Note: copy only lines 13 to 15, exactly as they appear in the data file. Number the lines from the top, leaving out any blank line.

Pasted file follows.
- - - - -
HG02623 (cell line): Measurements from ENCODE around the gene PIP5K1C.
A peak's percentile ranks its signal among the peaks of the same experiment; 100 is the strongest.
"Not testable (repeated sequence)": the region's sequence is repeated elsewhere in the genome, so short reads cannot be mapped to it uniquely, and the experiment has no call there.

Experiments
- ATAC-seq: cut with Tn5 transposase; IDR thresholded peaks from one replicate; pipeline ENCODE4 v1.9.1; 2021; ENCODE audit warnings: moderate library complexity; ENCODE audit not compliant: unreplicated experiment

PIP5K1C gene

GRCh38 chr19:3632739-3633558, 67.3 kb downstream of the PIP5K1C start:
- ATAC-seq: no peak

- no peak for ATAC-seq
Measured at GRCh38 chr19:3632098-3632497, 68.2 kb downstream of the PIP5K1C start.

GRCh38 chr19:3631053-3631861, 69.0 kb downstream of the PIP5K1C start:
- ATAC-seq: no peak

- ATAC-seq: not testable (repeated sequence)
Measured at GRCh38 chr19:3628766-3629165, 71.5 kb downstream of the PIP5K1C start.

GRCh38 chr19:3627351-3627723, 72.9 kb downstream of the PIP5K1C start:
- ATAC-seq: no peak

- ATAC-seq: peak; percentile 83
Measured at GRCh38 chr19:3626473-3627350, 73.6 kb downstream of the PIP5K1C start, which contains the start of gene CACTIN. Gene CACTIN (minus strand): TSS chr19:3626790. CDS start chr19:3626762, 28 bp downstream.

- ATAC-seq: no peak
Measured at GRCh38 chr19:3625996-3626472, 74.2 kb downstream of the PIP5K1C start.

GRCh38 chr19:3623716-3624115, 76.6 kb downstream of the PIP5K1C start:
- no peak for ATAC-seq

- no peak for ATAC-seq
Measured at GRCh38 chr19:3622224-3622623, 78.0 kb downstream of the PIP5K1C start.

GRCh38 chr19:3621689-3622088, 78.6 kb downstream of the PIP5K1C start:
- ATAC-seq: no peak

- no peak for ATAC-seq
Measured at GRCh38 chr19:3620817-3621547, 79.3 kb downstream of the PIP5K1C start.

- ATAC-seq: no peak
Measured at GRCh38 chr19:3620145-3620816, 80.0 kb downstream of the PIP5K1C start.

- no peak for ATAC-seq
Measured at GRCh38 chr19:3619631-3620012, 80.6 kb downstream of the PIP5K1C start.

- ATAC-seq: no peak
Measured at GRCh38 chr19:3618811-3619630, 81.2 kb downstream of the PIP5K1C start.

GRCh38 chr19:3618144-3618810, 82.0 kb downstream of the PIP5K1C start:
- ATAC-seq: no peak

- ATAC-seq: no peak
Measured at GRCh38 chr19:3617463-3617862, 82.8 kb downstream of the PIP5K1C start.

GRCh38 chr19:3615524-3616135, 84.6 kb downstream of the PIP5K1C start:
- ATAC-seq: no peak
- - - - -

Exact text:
- ATAC-seq: not testable (repeated sequence)
Measured at GRCh38 chr19:3628766-3629165, 71.5 kb downstream of the PIP5K1C start.

GRCh38 chr19:3627351-3627723, 72.9 kb downstream of the PIP5K1C start: